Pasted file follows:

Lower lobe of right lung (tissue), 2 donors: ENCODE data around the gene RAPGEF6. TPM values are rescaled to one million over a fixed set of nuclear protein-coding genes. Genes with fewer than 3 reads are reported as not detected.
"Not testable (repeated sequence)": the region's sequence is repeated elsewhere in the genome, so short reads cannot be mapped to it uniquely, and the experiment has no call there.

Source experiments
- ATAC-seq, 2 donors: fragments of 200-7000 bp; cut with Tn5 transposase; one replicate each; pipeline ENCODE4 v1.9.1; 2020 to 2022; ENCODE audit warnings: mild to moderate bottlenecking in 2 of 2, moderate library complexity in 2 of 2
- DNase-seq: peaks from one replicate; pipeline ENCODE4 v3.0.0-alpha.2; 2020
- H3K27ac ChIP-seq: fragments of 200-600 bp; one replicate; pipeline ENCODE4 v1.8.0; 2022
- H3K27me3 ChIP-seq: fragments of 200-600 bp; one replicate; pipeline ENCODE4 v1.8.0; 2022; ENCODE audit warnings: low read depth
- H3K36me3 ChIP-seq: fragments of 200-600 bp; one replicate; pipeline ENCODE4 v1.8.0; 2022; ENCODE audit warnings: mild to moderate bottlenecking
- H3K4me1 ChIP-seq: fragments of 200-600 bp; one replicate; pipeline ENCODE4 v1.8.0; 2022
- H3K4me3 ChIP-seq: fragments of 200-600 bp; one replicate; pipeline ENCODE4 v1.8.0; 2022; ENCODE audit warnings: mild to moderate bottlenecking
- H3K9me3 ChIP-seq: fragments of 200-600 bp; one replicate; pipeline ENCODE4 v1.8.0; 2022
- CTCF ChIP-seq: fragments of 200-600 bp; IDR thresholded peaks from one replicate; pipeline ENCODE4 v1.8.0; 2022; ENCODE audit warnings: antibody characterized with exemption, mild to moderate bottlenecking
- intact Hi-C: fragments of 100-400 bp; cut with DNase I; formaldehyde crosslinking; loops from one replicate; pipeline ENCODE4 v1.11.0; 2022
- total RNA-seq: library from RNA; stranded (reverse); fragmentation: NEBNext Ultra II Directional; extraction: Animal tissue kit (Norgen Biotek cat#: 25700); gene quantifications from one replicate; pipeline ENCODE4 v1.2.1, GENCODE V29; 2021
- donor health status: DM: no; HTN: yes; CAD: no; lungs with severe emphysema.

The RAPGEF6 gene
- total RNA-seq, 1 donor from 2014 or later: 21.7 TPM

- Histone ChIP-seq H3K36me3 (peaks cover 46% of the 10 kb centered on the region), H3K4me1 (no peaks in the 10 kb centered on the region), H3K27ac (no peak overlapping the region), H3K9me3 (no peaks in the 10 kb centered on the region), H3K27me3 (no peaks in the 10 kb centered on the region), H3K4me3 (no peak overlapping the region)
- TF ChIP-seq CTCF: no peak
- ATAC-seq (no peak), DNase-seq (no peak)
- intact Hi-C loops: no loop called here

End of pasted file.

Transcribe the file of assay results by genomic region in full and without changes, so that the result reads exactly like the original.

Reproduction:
Lower lobe of right lung (tissue), 2 donors: ENCODE data around the gene RAPGEF6. TPM values are rescaled to one million over a fixed set of nuclear protein-coding genes. Genes with fewer than 3 reads are reported as not detected.
"Not testable (repeated sequence)": the region's sequence is repeated elsewhere in the genome, so short reads cannot be mapped to it uniquely, and the experiment has no call there.

Source experiments
- ATAC-seq, 2 donors: fragments of 200-7000 bp; cut with Tn5 transposase; one replicate each; pipeline ENCODE4 v1.9.1; 2020 to 2022; ENCODE audit warnings: mild to moderate bottlenecking in 2 of 2, moderate library complexity in 2 of 2
- DNase-seq: peaks from one replicate; pipeline ENCODE4 v3.0.0-alpha.2; 2020
- H3K27ac ChIP-seq: fragments of 200-600 bp; one replicate; pipeline ENCODE4 v1.8.0; 2022
- H3K27me3 ChIP-seq: fragments of 200-600 bp; one replicate; pipeline ENCODE4 v1.8.0; 2022; ENCODE audit warnings: low read depth
- H3K36me3 ChIP-seq: fragments of 200-600 bp; one replicate; pipeline ENCODE4 v1.8.0; 2022; ENCODE audit warnings: mild to moderate bottlenecking
- H3K4me1 ChIP-seq: fragments of 200-600 bp; one replicate; pipeline ENCODE4 v1.8.0; 2022
- H3K4me3 ChIP-seq: fragments of 200-600 bp; one replicate; pipeline ENCODE4 v1.8.0; 2022; ENCODE audit warnings: mild to moderate bottlenecking
- H3K9me3 ChIP-seq: fragments of 200-600 bp; one replicate; pipeline ENCODE4 v1.8.0; 2022
- CTCF ChIP-seq: fragments of 200-600 bp; IDR thresholded peaks from one replicate; pipeline ENCODE4 v1.8.0; 2022; ENCODE audit warnings: antibody characterized with exemption, mild to moderate bottlenecking
- intact Hi-C: fragments of 100-400 bp; cut with DNase I; formaldehyde crosslinking; loops from one replicate; pipeline ENCODE4 v1.11.0; 2022
- total RNA-seq: library from RNA; stranded (reverse); fragmentation: NEBNext Ultra II Directional; extraction: Animal tissue kit (Norgen Biotek cat#: 25700); gene quantifications from one replicate; pipeline ENCODE4 v1.2.1, GENCODE V29; 2021
- donor health status: DM: no; HTN: yes; CAD: no; lungs with severe emphysema.

The RAPGEF6 gene
- total RNA-seq, 1 donor from 2014 or later: 21.7 TPM

- Histone ChIP-seq H3K36me3 (peaks cover 46% of the 10 kb centered on the region), H3K4me1 (no peaks in the 10 kb centered on the region), H3K27ac (no peak overlapping the region), H3K9me3 (no peaks in the 10 kb centered on the region), H3K27me3 (no peaks in the 10 kb centered on the region), H3K4me3 (no peak overlapping the region)
- TF ChIP-seq CTCF: no peak
- ATAC-seq (no peak), DNase-seq (no peak)
- intact Hi-C loops: no loop called here